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Equipment

Best Handheld Stabilization For Your Money? The DJI Osmo Handheld Gimbal

Published December 23, 2015

With offerings like the Nebula 4000, the Feiyu G4, and many, many more all being released around the same time, the handheld gimbal market is starting to look a little crowded. A lot of these products, though, are poorly made, badly designed, and just generally not worth your time. So how do you tell the winners from the losers in the race for stabilizer superiority? The first step is to decide on your priorities. It seems to me that a handheld gimbal should be light, easy to use, offer good (not great, we’ll cover that) picture quality, and be flexible and customizable enough to act as part of an existing workflow. For my money, the gimbal that best meets all of these requirements is the DJI Osmo.

Those of you who are familiar with DJI probably know them from another increasingly-crowded market filled with shoddy, low-rent filler—drones. They’ve always stood out from that crowd by offering the highest-quality products at their respective price points. Sure, there are companies that make better drones, six-rotor workhorses capable of flying a Red Epic or an Alexa Mini. But there’s almost no one that can compete with DJI at the sub-$2,000.00 level. They’ve carved out a niche for themselves by making things that fall just short of professional demands but meet the needs of hobbyists without costing as much as a used car. The DJI Osmo has a lot in common with their drones this way, mostly for the better. The most obvious of these similarities is that the base-level camera the Osmo ships with has almost exactly the same built-in lens and sensor as the one in DJI’s Inspire One. There are some minor design differences optimizing it for gimbal use, but it’s optically identical. You can even buy a handle-only version of the Osmo if you already own the Inspire and want to use the camera you’ve got, but it doesn’t work both ways. The Osmo’s camera won’t work with the Inspire, just the other way around.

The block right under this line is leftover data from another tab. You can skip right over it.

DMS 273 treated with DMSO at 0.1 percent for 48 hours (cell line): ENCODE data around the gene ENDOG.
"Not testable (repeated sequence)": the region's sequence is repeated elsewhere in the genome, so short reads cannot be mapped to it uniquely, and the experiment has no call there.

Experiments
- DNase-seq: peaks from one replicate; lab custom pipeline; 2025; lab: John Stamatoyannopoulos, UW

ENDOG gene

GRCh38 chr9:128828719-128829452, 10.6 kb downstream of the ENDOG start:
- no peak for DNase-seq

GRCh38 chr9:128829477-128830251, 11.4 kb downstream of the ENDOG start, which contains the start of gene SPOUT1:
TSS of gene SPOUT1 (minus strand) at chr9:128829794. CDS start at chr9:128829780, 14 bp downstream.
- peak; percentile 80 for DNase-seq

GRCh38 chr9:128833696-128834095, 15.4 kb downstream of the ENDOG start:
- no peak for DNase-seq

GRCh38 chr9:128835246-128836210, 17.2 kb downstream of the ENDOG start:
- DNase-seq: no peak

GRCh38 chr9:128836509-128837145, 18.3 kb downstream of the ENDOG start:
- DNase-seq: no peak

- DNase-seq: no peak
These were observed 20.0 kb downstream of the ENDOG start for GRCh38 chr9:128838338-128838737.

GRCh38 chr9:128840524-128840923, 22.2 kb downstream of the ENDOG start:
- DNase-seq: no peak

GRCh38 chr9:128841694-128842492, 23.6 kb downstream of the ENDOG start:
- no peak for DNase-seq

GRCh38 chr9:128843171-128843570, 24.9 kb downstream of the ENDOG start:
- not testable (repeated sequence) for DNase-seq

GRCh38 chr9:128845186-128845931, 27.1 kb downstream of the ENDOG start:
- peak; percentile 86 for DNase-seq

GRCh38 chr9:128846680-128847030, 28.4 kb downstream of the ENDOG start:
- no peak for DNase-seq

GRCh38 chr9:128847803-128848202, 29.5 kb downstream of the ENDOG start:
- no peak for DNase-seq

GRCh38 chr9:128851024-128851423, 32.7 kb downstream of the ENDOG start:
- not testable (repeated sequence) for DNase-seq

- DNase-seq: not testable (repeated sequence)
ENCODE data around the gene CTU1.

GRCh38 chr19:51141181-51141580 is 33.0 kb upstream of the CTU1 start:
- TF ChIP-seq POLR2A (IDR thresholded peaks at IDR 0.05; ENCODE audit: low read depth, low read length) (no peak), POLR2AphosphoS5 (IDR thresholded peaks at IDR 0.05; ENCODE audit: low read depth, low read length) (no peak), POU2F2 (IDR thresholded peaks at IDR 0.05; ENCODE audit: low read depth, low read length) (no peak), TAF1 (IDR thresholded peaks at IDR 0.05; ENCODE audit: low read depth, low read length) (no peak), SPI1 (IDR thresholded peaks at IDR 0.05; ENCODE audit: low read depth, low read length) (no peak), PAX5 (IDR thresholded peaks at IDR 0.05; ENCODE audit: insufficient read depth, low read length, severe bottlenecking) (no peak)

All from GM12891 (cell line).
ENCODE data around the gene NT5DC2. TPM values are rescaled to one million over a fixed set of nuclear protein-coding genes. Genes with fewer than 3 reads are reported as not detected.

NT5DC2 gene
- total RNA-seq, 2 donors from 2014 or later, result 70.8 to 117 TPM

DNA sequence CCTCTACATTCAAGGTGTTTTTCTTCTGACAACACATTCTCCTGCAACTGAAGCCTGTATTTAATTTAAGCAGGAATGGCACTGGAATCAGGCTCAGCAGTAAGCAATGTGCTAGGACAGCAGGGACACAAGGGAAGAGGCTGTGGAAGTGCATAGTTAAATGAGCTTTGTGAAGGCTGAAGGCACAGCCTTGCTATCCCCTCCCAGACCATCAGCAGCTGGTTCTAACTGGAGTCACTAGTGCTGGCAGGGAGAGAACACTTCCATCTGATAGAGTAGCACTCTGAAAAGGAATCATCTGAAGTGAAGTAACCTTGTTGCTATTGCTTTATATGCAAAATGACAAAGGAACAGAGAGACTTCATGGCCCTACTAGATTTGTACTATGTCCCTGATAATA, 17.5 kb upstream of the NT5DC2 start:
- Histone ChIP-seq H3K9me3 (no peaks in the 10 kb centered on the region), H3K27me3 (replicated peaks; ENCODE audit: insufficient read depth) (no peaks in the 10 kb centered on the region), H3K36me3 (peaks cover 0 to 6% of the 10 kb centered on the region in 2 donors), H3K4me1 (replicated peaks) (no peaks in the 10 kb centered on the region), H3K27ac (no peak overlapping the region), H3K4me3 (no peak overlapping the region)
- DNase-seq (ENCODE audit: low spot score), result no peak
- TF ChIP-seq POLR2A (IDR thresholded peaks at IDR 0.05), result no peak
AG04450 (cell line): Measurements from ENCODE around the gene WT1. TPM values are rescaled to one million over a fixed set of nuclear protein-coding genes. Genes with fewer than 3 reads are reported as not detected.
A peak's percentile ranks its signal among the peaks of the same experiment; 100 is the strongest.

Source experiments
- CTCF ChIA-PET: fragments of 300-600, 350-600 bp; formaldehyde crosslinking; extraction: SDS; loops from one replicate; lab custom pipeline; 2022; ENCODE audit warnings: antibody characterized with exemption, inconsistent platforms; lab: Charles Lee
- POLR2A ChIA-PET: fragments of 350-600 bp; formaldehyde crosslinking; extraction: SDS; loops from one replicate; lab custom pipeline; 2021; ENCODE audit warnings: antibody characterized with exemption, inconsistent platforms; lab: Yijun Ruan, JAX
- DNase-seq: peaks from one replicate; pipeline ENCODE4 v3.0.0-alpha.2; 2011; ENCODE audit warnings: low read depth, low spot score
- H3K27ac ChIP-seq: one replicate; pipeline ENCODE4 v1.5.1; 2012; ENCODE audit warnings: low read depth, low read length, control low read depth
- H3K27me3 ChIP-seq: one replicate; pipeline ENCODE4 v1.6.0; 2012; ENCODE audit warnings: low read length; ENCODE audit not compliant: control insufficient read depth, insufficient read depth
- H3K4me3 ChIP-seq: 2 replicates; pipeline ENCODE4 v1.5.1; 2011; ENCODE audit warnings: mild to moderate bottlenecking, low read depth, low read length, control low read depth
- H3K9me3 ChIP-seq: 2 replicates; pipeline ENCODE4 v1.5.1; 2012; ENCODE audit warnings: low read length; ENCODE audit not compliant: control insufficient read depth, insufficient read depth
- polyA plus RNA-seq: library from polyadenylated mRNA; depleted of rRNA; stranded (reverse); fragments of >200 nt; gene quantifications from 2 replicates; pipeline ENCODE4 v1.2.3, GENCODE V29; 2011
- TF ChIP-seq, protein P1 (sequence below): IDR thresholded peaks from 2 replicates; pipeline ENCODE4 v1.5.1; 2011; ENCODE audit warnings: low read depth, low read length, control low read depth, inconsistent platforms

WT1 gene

The obvious advantage of using DJI’s default camera is convenience. The system is already calibrated for the attached camera so it can be ready to shoot at a moment’s notice. Gimbals like the Nebula 4000 that allow you to attach a variety of third-party camera bodies and lenses require a sometimes-lengthy balancing process that has to be repeated every time you change lenses, which I think is the exact opposite of the point of a handheld gimbal. If you want to shoot handheld then you’re looking for something you can just take out of your bag and run with, not something that can take a half an hour of careful tuning before it’s ready to shoot. The disadvantage, of course, is that you’re kind of stuck with DJI’s proprietary lens and sensor, which leave you with a fixed focal length and less than stellar low-light performance. Thankfully, the camera module is removable and DJI has options with Micro 4/3 mounts and sensors coming in the near future. It remains to be seen what kind of picture quality and lens compatibility we’ll see with these, but they’ll certainly make the DJI Osmo more versatile, and we’ll stock them as soon as we can get our hands on some. The picture quality on the standard camera is about as good as the GoPro Hero 4, which I think is the only hurdle you really have to clear with a product like this.